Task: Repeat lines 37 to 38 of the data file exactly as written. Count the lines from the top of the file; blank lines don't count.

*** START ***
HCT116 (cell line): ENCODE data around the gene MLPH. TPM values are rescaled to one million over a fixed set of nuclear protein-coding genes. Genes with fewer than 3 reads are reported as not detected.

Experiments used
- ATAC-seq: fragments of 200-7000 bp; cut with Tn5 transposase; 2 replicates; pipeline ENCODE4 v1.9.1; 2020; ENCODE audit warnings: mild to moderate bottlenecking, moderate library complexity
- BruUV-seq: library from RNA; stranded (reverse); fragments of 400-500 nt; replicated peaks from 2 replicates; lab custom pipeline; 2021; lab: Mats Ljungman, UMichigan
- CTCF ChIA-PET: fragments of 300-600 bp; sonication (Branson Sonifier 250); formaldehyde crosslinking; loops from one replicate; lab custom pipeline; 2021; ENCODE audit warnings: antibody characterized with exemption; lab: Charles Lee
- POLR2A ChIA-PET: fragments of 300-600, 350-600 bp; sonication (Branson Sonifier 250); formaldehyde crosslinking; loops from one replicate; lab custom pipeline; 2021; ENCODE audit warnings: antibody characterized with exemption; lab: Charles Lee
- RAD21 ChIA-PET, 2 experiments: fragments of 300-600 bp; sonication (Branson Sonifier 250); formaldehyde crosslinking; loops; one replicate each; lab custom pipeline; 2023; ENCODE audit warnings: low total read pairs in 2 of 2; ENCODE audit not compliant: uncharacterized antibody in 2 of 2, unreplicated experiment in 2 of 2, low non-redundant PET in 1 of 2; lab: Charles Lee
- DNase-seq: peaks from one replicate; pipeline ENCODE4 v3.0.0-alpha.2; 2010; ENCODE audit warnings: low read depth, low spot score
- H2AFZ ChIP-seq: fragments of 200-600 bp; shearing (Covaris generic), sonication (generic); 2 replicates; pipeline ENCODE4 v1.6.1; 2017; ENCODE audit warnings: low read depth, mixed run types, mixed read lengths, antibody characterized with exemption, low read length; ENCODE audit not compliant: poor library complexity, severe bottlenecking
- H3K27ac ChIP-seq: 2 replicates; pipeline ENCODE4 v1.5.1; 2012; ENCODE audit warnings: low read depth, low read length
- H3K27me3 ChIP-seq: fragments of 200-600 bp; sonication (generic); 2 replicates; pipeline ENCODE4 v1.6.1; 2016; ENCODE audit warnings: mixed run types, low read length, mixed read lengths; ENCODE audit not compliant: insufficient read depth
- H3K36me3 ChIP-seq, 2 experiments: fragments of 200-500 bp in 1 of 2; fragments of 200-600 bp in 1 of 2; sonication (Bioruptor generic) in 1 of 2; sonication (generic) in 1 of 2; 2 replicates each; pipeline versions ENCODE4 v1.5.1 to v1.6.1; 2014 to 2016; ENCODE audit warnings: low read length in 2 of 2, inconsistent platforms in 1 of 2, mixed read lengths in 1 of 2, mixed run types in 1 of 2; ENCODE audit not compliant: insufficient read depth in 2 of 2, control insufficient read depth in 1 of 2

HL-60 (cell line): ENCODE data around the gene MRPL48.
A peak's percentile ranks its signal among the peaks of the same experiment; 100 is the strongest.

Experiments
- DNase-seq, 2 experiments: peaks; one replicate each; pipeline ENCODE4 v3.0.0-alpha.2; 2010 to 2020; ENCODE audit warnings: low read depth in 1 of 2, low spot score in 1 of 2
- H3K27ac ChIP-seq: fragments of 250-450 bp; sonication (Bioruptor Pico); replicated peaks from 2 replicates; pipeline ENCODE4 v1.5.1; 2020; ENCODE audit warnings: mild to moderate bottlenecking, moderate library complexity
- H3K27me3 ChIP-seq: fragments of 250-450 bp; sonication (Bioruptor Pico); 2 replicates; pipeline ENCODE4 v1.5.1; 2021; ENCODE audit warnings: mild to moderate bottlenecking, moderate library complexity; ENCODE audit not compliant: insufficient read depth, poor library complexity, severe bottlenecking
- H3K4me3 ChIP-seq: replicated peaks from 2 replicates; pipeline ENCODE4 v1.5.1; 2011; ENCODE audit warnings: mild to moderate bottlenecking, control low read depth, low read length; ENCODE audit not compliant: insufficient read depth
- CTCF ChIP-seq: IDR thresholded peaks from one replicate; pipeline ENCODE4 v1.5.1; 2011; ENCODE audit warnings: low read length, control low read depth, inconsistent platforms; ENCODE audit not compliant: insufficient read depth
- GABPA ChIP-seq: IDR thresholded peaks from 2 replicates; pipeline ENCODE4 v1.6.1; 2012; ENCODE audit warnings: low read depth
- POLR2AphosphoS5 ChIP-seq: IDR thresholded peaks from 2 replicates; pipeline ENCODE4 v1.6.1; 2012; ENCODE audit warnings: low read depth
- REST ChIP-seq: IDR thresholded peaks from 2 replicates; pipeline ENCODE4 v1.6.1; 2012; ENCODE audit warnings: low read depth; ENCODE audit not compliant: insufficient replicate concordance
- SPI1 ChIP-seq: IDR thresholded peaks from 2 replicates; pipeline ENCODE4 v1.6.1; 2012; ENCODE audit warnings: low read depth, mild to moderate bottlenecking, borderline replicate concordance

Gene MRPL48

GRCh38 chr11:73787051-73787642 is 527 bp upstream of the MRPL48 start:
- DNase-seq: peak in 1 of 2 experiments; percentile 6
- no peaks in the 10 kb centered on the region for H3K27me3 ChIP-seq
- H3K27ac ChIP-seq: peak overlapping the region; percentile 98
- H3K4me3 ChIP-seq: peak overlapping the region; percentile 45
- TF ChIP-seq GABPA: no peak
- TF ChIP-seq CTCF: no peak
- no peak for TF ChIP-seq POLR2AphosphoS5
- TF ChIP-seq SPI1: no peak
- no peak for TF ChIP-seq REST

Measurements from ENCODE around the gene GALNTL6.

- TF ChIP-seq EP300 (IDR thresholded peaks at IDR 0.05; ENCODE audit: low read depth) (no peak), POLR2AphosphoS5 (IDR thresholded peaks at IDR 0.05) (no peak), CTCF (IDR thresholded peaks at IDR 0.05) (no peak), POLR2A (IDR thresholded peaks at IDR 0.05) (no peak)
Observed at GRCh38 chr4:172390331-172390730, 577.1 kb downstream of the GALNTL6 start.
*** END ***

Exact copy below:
- TF ChIP-seq EP300 (IDR thresholded peaks at IDR 0.05; ENCODE audit: low read depth) (no peak), POLR2AphosphoS5 (IDR thresholded peaks at IDR 0.05) (no peak), CTCF (IDR thresholded peaks at IDR 0.05) (no peak), POLR2A (IDR thresholded peaks at IDR 0.05) (no peak)
Observed at GRCh38 chr4:172390331-172390730, 577.1 kb downstream of the GALNTL6 start.